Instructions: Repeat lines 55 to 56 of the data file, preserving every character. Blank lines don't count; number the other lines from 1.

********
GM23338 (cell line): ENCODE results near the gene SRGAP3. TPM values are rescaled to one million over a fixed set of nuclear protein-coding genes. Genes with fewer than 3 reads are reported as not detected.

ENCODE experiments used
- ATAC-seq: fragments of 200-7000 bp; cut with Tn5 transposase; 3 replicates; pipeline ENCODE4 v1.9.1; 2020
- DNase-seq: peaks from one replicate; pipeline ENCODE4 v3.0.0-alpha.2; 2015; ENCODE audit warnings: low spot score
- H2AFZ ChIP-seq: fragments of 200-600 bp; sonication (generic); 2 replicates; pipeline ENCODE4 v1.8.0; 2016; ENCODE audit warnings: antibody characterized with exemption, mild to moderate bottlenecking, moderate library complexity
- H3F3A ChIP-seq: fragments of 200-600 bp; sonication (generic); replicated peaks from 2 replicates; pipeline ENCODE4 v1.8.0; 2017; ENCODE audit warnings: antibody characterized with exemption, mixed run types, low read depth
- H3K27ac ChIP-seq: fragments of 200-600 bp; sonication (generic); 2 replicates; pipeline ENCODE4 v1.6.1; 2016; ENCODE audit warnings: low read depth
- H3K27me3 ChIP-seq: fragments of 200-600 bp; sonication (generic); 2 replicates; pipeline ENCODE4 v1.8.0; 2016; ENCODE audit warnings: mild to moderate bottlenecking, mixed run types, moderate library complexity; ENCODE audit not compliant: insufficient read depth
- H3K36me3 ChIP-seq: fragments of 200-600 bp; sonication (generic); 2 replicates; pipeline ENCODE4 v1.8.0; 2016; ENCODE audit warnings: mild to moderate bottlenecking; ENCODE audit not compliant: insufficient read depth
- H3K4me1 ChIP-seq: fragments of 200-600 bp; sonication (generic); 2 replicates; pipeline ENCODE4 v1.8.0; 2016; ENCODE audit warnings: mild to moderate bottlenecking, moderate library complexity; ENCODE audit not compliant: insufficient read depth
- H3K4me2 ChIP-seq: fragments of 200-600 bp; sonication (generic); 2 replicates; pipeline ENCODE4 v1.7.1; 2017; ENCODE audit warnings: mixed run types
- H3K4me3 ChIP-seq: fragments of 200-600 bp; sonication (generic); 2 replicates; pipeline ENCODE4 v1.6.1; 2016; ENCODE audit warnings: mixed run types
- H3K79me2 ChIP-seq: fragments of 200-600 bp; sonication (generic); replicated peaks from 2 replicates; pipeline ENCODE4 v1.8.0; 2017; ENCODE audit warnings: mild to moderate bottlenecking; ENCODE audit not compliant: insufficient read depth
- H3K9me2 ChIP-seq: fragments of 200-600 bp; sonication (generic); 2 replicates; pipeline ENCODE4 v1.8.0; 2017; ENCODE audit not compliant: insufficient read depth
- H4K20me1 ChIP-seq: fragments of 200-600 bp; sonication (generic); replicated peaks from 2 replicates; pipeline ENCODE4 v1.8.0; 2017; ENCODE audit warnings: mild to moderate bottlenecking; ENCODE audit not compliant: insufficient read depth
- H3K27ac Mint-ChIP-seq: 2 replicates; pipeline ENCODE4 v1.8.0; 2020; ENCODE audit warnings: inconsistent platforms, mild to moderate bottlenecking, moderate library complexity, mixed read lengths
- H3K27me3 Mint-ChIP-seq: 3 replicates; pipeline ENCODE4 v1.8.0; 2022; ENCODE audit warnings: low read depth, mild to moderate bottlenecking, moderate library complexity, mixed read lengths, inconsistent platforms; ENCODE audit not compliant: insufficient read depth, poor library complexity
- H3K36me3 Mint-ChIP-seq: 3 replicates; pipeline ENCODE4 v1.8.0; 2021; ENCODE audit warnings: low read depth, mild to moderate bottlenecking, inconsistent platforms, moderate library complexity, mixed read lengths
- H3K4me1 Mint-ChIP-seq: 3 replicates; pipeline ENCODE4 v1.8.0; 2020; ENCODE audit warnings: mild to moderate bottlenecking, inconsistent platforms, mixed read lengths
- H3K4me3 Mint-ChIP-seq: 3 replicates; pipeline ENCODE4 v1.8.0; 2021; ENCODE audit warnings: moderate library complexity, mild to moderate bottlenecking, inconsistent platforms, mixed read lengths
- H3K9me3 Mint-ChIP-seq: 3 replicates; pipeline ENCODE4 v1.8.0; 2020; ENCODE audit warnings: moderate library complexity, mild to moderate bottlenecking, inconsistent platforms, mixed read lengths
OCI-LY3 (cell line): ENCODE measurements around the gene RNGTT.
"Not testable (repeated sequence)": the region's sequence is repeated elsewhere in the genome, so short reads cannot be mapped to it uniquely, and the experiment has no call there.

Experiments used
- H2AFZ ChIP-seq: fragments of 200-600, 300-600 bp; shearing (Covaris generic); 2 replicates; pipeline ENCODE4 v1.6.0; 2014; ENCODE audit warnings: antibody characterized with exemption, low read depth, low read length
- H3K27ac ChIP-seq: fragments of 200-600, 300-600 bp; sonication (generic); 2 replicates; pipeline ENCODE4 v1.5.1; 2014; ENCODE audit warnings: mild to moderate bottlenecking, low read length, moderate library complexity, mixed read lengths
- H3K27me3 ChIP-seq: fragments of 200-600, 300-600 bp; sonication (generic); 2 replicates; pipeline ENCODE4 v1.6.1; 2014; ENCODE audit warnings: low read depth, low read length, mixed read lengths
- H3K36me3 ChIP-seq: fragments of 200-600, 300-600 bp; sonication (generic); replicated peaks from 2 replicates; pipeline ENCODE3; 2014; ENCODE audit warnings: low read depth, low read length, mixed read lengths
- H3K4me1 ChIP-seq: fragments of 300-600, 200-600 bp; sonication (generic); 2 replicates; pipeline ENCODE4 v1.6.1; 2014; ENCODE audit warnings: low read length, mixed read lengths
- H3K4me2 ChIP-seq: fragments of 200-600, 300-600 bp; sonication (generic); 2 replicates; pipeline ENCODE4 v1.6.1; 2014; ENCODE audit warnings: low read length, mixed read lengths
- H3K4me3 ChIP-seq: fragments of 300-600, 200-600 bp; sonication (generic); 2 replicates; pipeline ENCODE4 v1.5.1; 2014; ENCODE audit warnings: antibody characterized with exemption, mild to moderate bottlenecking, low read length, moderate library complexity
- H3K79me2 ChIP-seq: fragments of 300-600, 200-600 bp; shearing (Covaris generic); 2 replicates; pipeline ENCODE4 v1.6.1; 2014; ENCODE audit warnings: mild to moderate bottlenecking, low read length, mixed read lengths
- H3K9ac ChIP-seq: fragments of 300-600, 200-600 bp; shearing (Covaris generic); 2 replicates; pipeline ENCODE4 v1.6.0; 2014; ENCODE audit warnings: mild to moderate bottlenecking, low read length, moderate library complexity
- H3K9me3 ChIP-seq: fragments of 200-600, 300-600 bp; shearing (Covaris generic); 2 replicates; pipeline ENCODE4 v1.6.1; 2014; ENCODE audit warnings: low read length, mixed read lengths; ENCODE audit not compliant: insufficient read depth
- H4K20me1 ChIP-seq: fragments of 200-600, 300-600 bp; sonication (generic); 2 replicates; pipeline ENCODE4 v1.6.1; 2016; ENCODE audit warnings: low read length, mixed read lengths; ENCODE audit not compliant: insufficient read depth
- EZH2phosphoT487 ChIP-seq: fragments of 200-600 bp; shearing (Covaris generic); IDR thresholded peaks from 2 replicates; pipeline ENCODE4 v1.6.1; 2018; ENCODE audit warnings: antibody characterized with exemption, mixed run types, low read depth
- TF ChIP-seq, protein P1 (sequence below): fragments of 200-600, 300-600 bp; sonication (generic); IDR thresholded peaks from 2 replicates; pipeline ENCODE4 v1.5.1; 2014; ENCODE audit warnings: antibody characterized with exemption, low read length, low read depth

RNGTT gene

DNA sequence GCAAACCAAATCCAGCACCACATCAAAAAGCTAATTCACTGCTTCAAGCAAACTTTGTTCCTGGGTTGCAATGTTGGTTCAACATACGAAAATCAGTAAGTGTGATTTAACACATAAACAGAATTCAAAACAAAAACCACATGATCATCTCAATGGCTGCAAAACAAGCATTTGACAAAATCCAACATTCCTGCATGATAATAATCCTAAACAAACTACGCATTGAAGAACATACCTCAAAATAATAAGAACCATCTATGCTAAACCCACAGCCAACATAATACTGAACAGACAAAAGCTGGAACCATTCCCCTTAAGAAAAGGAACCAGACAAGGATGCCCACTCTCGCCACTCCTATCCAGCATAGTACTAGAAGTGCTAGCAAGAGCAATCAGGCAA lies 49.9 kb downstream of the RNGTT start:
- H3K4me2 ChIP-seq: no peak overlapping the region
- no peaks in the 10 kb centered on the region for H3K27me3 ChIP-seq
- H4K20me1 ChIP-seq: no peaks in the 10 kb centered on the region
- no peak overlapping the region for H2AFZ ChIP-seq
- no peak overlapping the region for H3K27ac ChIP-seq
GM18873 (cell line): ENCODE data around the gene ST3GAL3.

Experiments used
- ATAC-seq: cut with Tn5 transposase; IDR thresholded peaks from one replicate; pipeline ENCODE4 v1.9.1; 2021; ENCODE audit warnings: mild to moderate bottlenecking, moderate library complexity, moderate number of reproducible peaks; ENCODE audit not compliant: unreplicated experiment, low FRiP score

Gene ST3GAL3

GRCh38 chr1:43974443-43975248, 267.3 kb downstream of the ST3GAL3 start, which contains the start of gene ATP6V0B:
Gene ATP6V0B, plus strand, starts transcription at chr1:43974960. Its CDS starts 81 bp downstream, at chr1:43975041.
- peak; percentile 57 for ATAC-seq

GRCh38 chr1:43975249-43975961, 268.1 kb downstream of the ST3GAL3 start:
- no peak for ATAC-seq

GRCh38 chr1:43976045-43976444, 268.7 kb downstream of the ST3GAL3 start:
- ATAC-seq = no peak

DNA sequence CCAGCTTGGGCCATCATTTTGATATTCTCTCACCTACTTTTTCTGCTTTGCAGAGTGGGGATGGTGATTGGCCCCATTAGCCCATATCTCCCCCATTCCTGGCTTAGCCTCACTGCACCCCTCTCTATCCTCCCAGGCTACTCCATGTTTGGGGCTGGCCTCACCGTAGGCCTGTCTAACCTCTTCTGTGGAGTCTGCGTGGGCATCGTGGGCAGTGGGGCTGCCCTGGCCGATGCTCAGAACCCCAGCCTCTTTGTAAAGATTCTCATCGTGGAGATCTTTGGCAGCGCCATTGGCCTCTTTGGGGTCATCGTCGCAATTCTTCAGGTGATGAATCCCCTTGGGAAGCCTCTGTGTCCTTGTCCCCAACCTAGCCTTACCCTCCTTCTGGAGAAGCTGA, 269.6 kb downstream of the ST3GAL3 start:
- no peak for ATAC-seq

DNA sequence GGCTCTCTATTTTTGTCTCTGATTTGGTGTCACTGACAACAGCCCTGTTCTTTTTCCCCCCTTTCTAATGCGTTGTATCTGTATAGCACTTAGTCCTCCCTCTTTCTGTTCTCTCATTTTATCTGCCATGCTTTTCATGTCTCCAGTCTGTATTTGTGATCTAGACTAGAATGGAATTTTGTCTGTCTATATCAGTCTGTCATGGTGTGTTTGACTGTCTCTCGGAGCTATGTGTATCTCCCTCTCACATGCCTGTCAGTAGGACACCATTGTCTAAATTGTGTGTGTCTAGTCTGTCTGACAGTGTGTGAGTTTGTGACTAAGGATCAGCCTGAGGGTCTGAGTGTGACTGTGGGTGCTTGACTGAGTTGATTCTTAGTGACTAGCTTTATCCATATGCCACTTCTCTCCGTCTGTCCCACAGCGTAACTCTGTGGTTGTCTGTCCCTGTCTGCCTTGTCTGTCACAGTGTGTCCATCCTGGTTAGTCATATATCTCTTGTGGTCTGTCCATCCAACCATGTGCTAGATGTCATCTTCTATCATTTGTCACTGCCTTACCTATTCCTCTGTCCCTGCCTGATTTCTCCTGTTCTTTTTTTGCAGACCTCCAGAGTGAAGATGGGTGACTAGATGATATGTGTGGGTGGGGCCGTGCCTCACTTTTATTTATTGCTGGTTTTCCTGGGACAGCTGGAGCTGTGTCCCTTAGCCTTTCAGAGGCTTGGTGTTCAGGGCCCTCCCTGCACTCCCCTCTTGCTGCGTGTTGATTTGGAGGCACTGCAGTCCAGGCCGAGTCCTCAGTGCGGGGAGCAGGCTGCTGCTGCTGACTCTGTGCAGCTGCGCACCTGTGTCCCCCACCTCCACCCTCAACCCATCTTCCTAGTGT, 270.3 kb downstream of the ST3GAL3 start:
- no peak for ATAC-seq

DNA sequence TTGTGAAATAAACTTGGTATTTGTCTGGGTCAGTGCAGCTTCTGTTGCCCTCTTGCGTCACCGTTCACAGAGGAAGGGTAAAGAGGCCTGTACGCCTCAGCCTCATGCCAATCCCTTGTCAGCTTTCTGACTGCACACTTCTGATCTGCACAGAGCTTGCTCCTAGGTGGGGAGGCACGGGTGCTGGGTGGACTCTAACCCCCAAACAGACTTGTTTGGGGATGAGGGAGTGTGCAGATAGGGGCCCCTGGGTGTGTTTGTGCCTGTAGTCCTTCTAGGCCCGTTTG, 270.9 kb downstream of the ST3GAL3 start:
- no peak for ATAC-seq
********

- ATAC-seq = no peak

DNA sequence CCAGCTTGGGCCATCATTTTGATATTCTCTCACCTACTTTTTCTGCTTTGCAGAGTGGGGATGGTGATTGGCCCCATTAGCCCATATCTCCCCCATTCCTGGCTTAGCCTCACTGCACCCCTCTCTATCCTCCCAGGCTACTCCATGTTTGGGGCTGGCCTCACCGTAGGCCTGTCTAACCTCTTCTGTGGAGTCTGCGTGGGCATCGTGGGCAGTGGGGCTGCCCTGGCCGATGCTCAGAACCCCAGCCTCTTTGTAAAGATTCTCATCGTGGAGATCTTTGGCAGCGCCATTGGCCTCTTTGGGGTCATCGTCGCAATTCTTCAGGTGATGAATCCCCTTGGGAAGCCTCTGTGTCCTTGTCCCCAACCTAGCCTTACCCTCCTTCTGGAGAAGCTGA, 269.6 kb downstream of the ST3GAL3 start: